For more than a decade Parkland Institute has been recommending a value-added strategy for Alberta. Executive Director Ricardo Acuña looks at how the Notley government's Energy Diversification Act measures up.
Do claims by the Alberta government that the Trans Mountain pipeline would generate $18.5 billion for “roads, schools, and hospitals,” 15,000 jobs during construction, and 37,000 jobs per year stand up to scrutiny?
A new report analyzing the oil sands policies of previous Alberta governments reveals the critical role of government involvement and funding in ensuring more than narrow corporate interests were served in the development of the province’s bitumen resources.
Case for Kinder Morgan’s Trans Mountain pipeline built on faulty assumptions, including tidewater price fiction: study
As Kinder Morgan Canada turns to the stock market to finance its Trans Mountain Pipeline Expansion (TMEP), a new report by veteran earth scientist David Hughes finds that Alberta oil sold on international markets would likely command a lower price than if sold in North America.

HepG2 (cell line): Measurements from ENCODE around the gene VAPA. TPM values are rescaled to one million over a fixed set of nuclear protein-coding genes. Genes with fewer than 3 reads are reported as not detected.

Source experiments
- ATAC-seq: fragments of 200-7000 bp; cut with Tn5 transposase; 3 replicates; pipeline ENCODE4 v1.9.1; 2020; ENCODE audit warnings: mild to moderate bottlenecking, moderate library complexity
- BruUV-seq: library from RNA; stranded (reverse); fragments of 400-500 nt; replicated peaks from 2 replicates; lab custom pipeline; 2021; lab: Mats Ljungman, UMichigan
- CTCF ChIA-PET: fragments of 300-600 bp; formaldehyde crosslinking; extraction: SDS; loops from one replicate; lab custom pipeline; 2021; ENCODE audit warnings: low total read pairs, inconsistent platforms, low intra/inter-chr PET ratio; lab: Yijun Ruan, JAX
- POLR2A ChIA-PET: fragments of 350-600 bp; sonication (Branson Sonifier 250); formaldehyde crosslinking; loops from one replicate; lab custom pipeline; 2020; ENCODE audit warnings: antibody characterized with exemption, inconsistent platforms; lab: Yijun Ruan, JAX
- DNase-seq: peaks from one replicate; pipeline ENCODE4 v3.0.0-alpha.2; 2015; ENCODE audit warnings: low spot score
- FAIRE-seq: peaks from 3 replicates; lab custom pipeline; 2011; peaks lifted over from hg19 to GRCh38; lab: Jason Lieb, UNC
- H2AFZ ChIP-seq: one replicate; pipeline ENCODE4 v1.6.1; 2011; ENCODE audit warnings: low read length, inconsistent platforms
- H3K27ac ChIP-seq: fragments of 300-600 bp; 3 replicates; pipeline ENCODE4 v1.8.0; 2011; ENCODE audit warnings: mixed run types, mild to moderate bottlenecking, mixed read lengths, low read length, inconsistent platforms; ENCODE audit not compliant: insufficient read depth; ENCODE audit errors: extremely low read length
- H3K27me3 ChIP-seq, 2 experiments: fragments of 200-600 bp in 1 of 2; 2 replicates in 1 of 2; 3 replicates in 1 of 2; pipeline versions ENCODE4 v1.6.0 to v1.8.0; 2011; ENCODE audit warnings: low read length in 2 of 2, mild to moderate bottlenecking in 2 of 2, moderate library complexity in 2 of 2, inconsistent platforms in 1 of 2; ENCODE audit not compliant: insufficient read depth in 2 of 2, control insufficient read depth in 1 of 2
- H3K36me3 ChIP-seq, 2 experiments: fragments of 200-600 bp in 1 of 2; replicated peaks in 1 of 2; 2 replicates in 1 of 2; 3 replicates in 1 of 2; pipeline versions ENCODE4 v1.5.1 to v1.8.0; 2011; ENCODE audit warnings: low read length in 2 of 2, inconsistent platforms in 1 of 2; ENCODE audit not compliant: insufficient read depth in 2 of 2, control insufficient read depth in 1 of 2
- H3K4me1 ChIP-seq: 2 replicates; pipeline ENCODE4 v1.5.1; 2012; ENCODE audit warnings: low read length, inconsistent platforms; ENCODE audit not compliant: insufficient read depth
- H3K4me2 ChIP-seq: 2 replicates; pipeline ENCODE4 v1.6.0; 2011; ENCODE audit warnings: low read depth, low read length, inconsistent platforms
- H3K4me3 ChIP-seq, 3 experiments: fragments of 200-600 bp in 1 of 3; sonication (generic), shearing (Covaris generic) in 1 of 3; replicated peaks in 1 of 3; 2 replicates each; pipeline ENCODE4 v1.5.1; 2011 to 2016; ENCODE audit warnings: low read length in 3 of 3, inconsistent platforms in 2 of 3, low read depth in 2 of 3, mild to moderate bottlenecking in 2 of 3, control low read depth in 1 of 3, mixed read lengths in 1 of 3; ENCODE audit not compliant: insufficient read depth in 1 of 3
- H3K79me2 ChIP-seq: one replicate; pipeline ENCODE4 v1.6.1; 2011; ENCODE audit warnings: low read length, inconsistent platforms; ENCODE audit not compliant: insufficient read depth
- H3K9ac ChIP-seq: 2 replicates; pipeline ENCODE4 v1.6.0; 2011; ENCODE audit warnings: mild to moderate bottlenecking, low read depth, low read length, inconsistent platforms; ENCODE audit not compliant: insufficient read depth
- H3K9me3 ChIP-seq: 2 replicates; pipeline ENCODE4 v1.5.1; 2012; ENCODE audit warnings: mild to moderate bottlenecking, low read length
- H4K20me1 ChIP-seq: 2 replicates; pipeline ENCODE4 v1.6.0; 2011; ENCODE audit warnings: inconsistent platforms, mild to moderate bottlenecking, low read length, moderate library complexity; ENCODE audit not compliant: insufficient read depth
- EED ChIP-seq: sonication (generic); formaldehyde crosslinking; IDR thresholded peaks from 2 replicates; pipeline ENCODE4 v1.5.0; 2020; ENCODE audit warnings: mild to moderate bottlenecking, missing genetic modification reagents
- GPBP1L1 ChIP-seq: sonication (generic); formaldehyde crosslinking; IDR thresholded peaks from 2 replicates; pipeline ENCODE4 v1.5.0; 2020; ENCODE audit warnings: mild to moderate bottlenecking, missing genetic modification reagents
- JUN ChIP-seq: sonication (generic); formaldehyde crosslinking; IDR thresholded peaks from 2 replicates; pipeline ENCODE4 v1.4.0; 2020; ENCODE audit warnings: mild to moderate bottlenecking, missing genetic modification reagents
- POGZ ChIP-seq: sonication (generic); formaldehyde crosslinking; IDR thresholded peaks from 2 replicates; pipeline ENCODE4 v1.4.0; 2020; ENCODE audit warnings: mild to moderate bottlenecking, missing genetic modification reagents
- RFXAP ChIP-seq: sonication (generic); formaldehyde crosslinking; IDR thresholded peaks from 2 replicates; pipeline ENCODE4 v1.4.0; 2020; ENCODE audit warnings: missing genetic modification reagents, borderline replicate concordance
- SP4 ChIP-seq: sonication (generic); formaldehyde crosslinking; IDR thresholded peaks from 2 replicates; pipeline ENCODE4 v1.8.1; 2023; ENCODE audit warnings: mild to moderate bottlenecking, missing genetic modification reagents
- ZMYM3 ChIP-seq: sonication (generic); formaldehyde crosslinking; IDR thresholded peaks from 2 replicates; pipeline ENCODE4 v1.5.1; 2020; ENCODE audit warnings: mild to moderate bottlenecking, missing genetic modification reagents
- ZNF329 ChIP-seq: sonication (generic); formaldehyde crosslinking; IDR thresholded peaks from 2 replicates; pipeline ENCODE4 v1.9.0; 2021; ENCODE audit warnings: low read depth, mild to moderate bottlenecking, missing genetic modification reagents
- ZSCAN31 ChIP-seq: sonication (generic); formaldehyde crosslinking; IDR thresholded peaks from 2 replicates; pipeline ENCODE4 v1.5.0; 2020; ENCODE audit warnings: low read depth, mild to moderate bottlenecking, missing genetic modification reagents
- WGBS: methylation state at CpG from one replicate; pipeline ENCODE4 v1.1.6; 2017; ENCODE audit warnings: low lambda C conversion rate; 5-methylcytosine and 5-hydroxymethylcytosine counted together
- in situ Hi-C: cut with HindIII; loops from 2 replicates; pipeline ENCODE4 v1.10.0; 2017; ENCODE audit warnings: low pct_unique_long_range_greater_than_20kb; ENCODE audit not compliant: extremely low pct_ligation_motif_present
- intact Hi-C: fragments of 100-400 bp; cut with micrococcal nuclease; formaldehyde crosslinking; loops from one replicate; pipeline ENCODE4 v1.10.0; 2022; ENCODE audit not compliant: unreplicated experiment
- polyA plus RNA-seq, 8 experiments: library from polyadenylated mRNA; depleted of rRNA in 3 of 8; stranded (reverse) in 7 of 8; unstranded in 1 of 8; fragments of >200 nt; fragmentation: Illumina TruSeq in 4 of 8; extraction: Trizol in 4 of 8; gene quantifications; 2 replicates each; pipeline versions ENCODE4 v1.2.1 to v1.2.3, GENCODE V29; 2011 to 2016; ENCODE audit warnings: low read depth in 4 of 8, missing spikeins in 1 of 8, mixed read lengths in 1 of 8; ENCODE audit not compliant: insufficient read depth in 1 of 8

Most Albertans don't go around thinking, “Gee, I wish I paid more taxes,” so opposition to the new carbon levy isn't surprising. But when a recent poll commissioned by Parkland Institute dug a little deeper, it found increased support if the funds raised by the levy were tied to enhancing specific public services or other particular outcomes.
Alberta's oil sands cap went into effect in December 2016, limiting total oil sands emissions to 100 megatonnes. Parkland Institute Research Manager Ian Hussey looks at five key facts about the cap.
The amount of fossil fuel removed from Canadian soil that ends up in the atmosphere as harmful carbon dioxide has risen dramatically, almost exclusively because of our country’s growing fossil fuel exports, finds a new Corporate Mapping Project study published by the Canadian Centre for Policy Alternatives and Parkland Institute.
Re-examining Canada's Contribution to Climate Change through Fossil Fuel Exports
This study examines Canada’s contribution to global climate change in light of the Paris Agreement by looking at extracted carbon — the total amount of fossil fuels removed from Canadian soil that ends up in the atmosphere — whether used for domestic purposes, or exported and combusted elsewhere.
One year ago this week, the government of Alberta announced its Climate Leadership Plan, which included the introduction of a carbon levy starting January 1, 2017. Parkland Institute researcher Ian Hussey lays out 10 key facts you should know before the levy goes into effect.